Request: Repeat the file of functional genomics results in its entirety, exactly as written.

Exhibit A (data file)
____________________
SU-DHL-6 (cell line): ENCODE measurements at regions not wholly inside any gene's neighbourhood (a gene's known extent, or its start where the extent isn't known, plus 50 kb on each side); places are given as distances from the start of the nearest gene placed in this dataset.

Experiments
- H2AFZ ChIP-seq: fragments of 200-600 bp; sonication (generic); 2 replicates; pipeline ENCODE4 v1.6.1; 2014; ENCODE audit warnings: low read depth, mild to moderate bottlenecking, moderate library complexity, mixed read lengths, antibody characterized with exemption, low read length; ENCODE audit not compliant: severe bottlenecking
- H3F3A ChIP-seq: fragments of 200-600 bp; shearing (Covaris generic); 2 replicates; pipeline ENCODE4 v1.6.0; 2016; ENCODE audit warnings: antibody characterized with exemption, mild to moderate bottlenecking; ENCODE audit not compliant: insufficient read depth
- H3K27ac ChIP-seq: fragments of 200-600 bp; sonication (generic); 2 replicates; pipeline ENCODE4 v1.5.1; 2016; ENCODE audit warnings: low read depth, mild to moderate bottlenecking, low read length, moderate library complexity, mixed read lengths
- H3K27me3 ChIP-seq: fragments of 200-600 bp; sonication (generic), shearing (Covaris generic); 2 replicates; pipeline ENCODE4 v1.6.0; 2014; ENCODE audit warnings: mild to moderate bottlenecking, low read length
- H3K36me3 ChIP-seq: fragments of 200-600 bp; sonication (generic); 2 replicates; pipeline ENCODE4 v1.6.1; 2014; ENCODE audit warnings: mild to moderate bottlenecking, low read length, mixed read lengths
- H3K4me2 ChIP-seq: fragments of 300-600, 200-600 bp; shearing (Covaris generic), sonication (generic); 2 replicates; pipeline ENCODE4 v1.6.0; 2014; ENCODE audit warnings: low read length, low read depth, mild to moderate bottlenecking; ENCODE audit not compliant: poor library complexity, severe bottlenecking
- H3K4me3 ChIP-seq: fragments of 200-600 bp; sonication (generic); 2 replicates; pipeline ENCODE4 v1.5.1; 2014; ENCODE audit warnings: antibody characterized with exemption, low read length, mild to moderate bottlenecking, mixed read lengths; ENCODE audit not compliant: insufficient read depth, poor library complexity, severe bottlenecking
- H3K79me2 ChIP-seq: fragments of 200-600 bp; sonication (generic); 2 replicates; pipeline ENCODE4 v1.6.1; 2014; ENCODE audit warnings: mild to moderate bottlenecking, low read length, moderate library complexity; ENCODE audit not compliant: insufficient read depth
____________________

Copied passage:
SU-DHL-6 (cell line): ENCODE measurements at regions not wholly inside any gene's neighbourhood (a gene's known extent, or its start where the extent isn't known, plus 50 kb on each side); places are given as distances from the start of the nearest gene placed in this dataset.

Experiments
- H2AFZ ChIP-seq: fragments of 200-600 bp; sonication (generic); 2 replicates; pipeline ENCODE4 v1.6.1; 2014; ENCODE audit warnings: low read depth, mild to moderate bottlenecking, moderate library complexity, mixed read lengths, antibody characterized with exemption, low read length; ENCODE audit not compliant: severe bottlenecking
- H3F3A ChIP-seq: fragments of 200-600 bp; shearing (Covaris generic); 2 replicates; pipeline ENCODE4 v1.6.0; 2016; ENCODE audit warnings: antibody characterized with exemption, mild to moderate bottlenecking; ENCODE audit not compliant: insufficient read depth
- H3K27ac ChIP-seq: fragments of 200-600 bp; sonication (generic); 2 replicates; pipeline ENCODE4 v1.5.1; 2016; ENCODE audit warnings: low read depth, mild to moderate bottlenecking, low read length, moderate library complexity, mixed read lengths
- H3K27me3 ChIP-seq: fragments of 200-600 bp; sonication (generic), shearing (Covaris generic); 2 replicates; pipeline ENCODE4 v1.6.0; 2014; ENCODE audit warnings: mild to moderate bottlenecking, low read length
- H3K36me3 ChIP-seq: fragments of 200-600 bp; sonication (generic); 2 replicates; pipeline ENCODE4 v1.6.1; 2014; ENCODE audit warnings: mild to moderate bottlenecking, low read length, mixed read lengths
- H3K4me2 ChIP-seq: fragments of 300-600, 200-600 bp; shearing (Covaris generic), sonication (generic); 2 replicates; pipeline ENCODE4 v1.6.0; 2014; ENCODE audit warnings: low read length, low read depth, mild to moderate bottlenecking; ENCODE audit not compliant: poor library complexity, severe bottlenecking
- H3K4me3 ChIP-seq: fragments of 200-600 bp; sonication (generic); 2 replicates; pipeline ENCODE4 v1.5.1; 2014; ENCODE audit warnings: antibody characterized with exemption, low read length, mild to moderate bottlenecking, mixed read lengths; ENCODE audit not compliant: insufficient read depth, poor library complexity, severe bottlenecking
- H3K79me2 ChIP-seq: fragments of 200-600 bp; sonication (generic); 2 replicates; pipeline ENCODE4 v1.6.1; 2014; ENCODE audit warnings: mild to moderate bottlenecking, low read length, moderate library complexity; ENCODE audit not compliant: insufficient read depth